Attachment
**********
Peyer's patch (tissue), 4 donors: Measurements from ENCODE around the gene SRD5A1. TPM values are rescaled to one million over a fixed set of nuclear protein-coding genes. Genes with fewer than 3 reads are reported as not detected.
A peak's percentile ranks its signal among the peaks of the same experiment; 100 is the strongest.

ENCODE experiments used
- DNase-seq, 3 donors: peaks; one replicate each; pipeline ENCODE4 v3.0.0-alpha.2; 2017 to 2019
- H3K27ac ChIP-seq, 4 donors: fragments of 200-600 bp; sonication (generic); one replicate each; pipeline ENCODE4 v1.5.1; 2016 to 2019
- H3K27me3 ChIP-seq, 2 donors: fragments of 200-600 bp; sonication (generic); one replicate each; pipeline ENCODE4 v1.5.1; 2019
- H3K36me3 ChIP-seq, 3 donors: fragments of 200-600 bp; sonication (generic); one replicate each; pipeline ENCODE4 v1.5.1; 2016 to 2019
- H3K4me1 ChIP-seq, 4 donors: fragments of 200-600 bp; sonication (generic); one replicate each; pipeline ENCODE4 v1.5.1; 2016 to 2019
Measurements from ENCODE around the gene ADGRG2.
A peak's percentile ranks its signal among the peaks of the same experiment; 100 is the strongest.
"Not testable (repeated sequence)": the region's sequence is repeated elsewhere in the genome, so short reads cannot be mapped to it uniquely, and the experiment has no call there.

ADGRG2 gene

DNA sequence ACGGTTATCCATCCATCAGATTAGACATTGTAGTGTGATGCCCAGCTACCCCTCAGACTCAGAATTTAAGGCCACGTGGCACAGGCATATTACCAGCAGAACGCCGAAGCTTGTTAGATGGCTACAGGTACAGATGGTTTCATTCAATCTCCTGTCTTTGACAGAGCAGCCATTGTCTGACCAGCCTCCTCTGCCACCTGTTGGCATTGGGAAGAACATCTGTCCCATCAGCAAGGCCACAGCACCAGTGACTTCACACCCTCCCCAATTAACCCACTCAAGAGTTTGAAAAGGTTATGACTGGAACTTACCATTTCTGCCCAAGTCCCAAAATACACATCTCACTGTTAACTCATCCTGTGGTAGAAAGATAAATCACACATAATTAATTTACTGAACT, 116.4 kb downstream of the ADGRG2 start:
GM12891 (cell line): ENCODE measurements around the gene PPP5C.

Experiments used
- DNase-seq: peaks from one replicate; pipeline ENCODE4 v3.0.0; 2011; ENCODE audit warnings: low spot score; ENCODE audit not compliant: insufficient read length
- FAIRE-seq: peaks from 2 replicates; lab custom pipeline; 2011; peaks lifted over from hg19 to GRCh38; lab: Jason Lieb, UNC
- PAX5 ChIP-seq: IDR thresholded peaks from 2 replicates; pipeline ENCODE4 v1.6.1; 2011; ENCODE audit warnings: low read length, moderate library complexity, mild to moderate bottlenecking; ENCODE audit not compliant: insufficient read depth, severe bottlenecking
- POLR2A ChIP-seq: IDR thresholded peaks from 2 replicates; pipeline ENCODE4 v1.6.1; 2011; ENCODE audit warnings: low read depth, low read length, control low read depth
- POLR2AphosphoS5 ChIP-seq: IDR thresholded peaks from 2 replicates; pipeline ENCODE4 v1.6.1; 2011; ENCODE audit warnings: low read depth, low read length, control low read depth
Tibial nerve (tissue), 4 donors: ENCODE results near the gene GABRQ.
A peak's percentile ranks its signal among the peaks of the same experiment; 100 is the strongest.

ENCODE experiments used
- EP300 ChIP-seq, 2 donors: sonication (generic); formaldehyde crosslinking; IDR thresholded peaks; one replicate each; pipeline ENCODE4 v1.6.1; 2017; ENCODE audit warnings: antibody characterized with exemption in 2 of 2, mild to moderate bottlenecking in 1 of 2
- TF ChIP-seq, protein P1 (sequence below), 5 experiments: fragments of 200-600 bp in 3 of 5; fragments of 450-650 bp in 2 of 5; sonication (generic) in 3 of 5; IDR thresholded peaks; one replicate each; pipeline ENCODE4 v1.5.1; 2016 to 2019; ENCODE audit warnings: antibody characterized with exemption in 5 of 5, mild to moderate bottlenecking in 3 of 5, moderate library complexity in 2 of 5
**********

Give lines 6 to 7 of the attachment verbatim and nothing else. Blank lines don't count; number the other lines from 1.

- H3K27me3 ChIP-seq, 2 donors: fragments of 200-600 bp; sonication (generic); one replicate each; pipeline ENCODE4 v1.5.1; 2019
- H3K36me3 ChIP-seq, 3 donors: fragments of 200-600 bp; sonication (generic); one replicate each; pipeline ENCODE4 v1.5.1; 2016 to 2019